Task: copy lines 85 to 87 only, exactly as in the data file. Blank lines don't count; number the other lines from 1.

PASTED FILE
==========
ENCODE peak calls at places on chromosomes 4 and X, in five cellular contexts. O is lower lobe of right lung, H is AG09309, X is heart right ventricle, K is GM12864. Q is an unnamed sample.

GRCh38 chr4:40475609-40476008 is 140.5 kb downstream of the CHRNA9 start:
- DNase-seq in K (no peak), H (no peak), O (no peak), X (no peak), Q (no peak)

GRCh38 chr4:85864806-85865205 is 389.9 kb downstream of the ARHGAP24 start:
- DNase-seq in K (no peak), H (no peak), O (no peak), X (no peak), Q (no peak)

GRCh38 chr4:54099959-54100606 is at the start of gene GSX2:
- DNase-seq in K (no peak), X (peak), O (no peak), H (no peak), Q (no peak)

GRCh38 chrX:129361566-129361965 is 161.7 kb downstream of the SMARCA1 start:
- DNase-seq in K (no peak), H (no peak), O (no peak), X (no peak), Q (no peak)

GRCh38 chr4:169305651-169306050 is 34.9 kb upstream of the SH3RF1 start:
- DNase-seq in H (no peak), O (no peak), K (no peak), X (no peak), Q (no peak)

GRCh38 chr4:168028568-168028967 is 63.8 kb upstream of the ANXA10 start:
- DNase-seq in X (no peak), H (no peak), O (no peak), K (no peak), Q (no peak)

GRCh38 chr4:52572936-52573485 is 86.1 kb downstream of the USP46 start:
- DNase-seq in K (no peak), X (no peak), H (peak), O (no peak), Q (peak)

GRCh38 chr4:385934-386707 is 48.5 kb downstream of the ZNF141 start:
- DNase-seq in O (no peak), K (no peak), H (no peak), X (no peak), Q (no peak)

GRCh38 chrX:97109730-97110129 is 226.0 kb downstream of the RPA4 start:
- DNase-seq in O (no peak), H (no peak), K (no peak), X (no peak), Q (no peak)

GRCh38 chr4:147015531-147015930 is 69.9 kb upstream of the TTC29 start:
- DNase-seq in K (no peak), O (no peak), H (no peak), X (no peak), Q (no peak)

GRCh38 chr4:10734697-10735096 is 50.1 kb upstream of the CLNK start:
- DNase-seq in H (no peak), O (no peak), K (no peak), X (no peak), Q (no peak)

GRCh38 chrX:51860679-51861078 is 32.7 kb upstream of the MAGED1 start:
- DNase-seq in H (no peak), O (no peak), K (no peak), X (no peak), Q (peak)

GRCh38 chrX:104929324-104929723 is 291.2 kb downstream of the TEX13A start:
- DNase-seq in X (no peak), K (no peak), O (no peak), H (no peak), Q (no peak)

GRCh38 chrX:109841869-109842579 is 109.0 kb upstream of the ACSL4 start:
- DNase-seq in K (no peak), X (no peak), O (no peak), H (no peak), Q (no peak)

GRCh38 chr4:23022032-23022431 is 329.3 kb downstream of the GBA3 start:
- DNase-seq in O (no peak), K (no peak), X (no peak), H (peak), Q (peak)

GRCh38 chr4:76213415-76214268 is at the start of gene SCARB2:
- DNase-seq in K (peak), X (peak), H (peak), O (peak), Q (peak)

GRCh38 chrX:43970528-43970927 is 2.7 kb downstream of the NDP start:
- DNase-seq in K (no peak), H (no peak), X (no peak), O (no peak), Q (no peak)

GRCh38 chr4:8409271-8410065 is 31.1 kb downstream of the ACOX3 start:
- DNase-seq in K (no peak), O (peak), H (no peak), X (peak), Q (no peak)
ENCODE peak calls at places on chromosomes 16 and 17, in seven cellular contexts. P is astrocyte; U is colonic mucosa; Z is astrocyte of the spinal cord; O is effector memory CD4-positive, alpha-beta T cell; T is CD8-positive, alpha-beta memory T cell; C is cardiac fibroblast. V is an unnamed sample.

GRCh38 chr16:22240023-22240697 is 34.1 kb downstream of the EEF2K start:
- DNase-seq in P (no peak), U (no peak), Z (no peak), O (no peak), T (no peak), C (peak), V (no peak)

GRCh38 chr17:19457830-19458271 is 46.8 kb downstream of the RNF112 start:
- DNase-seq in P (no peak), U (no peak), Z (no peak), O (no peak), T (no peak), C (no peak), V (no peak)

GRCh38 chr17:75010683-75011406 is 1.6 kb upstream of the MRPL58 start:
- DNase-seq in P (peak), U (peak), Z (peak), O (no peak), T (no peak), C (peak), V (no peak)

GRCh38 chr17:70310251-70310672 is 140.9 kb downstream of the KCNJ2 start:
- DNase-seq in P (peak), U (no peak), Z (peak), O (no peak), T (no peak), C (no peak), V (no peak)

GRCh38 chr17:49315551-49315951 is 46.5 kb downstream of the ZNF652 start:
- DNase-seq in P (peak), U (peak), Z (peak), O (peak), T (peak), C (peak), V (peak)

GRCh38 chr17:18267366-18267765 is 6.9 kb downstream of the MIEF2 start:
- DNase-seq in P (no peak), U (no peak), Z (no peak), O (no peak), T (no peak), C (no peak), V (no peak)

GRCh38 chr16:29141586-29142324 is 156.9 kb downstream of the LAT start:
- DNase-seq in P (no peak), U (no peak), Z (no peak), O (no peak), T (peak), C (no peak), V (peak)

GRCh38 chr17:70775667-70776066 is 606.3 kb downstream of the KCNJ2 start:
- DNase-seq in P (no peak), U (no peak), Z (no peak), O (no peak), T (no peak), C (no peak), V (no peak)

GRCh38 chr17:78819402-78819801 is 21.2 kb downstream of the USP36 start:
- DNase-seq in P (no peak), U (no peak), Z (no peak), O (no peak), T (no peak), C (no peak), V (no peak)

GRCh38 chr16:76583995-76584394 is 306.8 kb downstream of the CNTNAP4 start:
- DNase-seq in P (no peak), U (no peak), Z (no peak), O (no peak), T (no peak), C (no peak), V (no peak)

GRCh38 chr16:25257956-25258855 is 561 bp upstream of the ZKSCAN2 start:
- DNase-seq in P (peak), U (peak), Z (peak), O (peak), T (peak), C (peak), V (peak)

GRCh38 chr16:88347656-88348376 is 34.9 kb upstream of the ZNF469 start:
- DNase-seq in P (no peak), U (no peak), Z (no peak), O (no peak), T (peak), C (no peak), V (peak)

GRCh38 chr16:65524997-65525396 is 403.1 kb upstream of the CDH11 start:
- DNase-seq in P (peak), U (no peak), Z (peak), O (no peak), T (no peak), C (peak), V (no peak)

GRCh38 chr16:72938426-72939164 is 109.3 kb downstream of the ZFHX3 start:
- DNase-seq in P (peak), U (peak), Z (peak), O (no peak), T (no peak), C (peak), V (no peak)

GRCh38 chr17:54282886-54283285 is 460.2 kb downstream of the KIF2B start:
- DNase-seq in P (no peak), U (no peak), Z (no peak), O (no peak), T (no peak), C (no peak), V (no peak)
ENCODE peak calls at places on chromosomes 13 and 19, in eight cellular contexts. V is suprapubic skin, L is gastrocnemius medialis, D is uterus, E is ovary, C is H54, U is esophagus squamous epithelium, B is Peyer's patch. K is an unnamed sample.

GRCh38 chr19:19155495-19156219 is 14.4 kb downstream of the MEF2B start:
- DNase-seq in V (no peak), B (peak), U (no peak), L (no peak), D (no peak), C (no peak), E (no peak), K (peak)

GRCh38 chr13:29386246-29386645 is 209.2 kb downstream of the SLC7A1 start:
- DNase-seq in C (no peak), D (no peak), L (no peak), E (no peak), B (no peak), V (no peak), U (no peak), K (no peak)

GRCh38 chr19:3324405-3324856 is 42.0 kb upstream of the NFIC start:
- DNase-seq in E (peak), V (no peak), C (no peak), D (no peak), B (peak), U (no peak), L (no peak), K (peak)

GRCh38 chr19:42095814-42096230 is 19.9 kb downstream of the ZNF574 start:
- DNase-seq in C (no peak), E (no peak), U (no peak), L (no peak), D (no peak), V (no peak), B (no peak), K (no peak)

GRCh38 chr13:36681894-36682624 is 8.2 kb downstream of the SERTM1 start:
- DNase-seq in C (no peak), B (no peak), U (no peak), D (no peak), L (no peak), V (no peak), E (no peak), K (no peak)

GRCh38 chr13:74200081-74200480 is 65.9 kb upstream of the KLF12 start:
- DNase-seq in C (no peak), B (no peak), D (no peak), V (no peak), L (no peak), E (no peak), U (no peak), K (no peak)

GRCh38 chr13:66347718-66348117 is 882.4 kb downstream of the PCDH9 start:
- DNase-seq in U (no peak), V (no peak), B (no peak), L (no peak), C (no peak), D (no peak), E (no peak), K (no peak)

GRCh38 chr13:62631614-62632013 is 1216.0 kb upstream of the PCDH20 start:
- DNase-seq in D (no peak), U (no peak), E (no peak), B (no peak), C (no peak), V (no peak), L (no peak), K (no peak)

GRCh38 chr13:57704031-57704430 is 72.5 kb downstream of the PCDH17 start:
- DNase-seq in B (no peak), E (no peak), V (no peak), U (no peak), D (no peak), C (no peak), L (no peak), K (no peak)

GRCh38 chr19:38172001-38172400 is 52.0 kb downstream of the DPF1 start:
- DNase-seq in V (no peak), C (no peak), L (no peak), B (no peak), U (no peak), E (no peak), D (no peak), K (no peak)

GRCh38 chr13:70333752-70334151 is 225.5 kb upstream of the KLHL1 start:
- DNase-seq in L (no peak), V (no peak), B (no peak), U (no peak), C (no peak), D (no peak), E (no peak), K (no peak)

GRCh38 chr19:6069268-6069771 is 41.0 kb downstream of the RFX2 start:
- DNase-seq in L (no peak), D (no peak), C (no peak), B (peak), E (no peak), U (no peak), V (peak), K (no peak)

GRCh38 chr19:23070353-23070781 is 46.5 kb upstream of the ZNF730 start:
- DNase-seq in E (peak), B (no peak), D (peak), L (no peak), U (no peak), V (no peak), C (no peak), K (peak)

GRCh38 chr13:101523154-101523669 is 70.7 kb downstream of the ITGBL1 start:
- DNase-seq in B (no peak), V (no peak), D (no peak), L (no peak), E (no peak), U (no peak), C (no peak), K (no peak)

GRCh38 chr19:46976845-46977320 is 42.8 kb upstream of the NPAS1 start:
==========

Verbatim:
- DNase-seq in D (no peak), U (no peak), E (no peak), B (no peak), C (no peak), V (no peak), L (no peak), K (no peak)

GRCh38 chr13:57704031-57704430 is 72.5 kb downstream of the PCDH17 start:
- DNase-seq in B (no peak), E (no peak), V (no peak), U (no peak), D (no peak), C (no peak), L (no peak), K (no peak)